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The role of mindfulness and angry rumination in intimate partner violence

Author: Julian Farzan-Kashani
Publisher: 2018.
Dissertation: Ph. D. University of Maryland, Baltimore County 2018
Edition/Format:   Thesis/dissertation : Thesis/dissertation : Manuscript   Archival Material : English
Summary:
Researchers have identified that angry rumination may mediate the association between mindfulness and aggression. The current investigation aims to replicate and extend prior work by including a clinical sample of partner-violent men and by focusing on intimate partner violence rather than aggression aimed at an unspecified other. This investigation tested the hypothesis that angry rumination would mediate the  Read more...
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Details

Genre/Form: Academic theses
Material Type: Thesis/dissertation, Manuscript
Document Type: Book, Archival Material
All Authors / Contributors: Julian Farzan-Kashani
OCLC Number: 1060612260
Reproduction Notes: Print reproduction.
Description: 127 leaves ; 29 cm
Responsibility: Julian Farzan-Kashani.

Abstract:

Researchers have identified that angry rumination may mediate the association between mindfulness and aggression. The current investigation aims to replicate and extend prior work by including a clinical sample of partner-violent men and by focusing on intimate partner violence rather than aggression aimed at an unspecified other. This investigation tested the hypothesis that angry rumination would mediate the association between mindfulness and two forms of intimate partner violence: emotional abuse and physical assault. Study 1 consisted of 237 undergraduate students (74.68% identified as women, 24.89% men, and 0.42% other; 1.69% identified as American Indian/Alaskan Native, 34.18% Asian-American, 19.41% Black/African-American, 11.39% Hispanic/Latino, 1.27% Native Hawaiian/Pacific Islander, 37.13% White/European-American, 6.75% Other; Mage = 21.18) and Study 2 consisted of 132 men (0.69% identified as American Indian/Alaskan Native, 3.37% Asian, 34.03% Black/African-American, 12.50% Hispanic/Latino, 0% Pacific Islander/Native Hawaiian, 32.64% White/Caucasian, 4.86% other, 4.17% multiethnic/multiracial; Mage = 35.98) who attended a community-based treatment program for the perpetration of IPV and completed measures prior to treatment. Angry rumination mediated the association between mindfulness and emotional abuse in both samples, but angry rumination did not mediate the (proposed) association between mindfulness and physical assault in either sample. It is notable that mindfulness was significantly associated with physical assault in the clinical sample, but that it was not significantly associated with physical assault in the undergraduate sample. Analyses continued to indicate that angry rumination statistically mediated the association between mindfulness and emotional abuse above and beyond demographic control variables in each sample. Analyses also continued to indicate that angry rumination did not statistically mediate the proposed association between mindfulness and physical assault above and beyond demographic control variables in either sample. Findings support recent efforts to tailor mindfulness-based interventions to target emotional abuse and highlight the importance of further investigating angry rumination and mindfulness in the context of IPV.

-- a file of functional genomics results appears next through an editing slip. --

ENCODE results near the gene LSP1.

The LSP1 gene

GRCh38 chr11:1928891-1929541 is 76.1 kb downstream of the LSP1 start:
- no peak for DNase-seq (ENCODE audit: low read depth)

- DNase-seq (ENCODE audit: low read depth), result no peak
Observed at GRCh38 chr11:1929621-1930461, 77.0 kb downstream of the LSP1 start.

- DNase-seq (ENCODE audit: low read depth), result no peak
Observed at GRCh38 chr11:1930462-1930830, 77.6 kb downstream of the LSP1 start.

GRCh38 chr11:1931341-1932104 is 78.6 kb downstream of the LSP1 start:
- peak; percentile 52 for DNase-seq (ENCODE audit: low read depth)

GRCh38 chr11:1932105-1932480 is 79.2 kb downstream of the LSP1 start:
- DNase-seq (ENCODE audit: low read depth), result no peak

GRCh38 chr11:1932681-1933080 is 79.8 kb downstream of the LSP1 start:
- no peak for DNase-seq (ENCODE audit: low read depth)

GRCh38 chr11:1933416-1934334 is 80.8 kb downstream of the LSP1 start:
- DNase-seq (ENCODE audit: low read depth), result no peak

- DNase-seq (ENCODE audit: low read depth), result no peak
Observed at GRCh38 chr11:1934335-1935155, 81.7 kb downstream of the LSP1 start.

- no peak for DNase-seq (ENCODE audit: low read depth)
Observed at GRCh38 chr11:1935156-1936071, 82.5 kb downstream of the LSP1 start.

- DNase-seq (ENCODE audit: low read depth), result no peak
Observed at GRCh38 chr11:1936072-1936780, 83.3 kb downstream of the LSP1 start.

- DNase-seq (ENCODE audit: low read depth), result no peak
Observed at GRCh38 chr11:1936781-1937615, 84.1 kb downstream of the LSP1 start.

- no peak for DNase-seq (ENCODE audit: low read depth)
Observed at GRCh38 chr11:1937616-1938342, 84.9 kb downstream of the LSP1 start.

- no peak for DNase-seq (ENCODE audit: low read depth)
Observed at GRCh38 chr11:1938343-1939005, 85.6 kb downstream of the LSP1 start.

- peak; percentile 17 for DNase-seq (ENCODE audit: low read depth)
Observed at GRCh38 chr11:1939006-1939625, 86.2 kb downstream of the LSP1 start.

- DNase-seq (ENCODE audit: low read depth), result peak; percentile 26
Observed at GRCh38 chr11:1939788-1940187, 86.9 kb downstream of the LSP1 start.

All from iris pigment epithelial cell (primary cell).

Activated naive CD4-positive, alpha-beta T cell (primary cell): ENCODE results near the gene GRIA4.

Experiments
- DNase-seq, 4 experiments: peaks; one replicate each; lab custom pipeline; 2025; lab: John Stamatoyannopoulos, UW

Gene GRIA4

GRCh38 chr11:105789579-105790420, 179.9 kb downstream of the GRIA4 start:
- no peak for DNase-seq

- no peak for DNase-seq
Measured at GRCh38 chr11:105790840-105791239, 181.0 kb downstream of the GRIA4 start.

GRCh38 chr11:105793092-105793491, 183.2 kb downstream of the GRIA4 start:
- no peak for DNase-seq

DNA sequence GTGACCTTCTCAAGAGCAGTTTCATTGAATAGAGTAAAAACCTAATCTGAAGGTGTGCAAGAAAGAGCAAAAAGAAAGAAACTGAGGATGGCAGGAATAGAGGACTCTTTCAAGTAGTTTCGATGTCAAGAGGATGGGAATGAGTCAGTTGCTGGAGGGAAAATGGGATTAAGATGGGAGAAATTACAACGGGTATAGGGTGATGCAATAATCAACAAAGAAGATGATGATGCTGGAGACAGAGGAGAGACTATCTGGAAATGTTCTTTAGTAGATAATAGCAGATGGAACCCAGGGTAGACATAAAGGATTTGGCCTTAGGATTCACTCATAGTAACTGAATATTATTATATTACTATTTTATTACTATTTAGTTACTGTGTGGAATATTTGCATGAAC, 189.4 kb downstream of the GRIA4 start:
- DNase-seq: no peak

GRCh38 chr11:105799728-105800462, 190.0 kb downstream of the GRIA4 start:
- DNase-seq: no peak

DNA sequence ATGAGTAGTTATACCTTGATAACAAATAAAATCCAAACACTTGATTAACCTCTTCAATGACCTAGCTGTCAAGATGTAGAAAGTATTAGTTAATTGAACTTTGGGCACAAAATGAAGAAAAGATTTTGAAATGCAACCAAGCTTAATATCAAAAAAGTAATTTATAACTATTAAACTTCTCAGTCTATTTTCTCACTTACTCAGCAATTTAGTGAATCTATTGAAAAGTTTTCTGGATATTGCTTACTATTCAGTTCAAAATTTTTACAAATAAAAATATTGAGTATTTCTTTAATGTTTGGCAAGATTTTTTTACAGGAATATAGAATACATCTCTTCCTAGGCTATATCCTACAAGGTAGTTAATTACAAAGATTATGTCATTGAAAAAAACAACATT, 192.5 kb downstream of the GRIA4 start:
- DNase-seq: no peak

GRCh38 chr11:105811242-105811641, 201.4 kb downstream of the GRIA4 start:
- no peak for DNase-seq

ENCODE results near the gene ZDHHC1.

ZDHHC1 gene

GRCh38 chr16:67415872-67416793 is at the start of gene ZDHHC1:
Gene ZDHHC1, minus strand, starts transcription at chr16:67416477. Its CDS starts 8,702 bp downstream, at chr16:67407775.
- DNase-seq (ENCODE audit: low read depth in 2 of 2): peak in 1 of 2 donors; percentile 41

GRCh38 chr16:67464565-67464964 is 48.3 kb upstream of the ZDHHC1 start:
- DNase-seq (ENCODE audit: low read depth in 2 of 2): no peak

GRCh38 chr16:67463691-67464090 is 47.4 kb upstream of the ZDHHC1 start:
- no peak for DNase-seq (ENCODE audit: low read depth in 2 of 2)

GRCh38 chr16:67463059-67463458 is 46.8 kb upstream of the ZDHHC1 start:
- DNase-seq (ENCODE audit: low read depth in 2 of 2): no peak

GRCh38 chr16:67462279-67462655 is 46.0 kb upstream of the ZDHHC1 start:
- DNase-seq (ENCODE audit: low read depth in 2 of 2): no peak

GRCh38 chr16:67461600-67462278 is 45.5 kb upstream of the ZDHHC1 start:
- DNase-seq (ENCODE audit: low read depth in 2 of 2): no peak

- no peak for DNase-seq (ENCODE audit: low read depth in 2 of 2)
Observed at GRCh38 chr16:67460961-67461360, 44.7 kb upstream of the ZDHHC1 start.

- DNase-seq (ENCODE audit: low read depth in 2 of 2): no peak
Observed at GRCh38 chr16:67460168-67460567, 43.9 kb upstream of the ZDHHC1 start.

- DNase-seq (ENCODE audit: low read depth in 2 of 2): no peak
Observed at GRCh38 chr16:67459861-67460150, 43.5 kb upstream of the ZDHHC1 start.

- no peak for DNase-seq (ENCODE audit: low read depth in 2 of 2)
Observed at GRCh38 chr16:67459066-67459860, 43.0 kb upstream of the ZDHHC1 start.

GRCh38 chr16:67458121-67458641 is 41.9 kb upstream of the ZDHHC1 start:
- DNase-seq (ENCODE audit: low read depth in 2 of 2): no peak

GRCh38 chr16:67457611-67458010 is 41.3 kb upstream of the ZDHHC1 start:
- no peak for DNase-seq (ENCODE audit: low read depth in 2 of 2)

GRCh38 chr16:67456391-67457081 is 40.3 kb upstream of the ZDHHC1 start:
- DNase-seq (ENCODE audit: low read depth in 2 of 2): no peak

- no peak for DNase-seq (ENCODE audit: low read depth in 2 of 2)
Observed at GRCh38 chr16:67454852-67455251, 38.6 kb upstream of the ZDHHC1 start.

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Primary Entity

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